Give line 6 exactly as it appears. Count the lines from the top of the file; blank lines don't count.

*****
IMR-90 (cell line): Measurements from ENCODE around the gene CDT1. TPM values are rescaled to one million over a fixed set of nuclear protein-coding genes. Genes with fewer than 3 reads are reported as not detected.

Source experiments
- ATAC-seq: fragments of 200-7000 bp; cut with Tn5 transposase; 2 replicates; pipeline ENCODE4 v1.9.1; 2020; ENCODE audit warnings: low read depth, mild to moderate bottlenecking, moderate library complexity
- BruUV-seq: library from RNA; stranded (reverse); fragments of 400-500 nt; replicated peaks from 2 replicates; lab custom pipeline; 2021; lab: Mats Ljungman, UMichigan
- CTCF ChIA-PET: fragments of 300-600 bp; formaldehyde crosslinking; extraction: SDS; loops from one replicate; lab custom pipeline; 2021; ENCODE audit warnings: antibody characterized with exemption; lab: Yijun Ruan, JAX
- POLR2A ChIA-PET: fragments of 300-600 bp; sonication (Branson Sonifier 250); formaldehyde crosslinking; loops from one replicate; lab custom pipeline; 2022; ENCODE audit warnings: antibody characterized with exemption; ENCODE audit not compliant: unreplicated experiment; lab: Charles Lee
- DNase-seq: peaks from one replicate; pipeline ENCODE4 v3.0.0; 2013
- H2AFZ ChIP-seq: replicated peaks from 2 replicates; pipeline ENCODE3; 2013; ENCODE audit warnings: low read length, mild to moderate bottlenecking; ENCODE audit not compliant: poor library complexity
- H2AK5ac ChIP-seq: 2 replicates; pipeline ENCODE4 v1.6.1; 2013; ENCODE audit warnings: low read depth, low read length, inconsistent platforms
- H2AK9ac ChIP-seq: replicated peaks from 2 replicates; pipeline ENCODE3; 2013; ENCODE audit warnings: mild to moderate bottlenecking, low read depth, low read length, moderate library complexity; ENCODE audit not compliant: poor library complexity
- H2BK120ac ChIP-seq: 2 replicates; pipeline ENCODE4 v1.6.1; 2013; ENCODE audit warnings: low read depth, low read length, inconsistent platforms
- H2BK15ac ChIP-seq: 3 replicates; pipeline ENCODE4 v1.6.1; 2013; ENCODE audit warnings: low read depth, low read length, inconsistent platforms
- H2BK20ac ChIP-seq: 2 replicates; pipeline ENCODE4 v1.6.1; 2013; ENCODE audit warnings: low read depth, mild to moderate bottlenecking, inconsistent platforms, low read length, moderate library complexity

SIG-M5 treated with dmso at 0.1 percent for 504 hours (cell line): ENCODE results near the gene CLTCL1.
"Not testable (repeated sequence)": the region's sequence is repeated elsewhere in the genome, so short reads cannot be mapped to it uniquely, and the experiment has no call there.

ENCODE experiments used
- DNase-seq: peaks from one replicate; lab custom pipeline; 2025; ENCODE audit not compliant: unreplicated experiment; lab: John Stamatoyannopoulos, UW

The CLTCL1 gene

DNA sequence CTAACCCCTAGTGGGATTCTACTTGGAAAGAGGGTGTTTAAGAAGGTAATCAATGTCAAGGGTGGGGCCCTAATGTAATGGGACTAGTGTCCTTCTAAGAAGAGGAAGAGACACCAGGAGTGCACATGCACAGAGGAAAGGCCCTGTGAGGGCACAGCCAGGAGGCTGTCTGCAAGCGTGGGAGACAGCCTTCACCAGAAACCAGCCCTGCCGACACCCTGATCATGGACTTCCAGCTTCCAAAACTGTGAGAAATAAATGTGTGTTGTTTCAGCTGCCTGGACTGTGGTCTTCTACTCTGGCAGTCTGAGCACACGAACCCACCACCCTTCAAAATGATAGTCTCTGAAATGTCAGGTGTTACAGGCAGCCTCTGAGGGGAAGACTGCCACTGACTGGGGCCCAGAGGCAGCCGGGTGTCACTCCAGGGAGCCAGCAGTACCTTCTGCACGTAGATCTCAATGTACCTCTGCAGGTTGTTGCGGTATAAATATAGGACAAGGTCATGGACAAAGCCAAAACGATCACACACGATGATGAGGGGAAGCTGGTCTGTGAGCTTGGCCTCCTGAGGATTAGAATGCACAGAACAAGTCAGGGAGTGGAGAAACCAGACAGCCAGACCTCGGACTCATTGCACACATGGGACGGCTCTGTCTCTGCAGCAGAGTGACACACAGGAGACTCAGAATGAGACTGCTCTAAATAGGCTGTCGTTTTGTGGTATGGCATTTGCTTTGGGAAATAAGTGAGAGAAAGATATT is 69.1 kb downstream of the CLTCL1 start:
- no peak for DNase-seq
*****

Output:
- POLR2A ChIA-PET: fragments of 300-600 bp; sonication (Branson Sonifier 250); formaldehyde crosslinking; loops from one replicate; lab custom pipeline; 2022; ENCODE audit warnings: antibody characterized with exemption; ENCODE audit not compliant: unreplicated experiment; lab: Charles Lee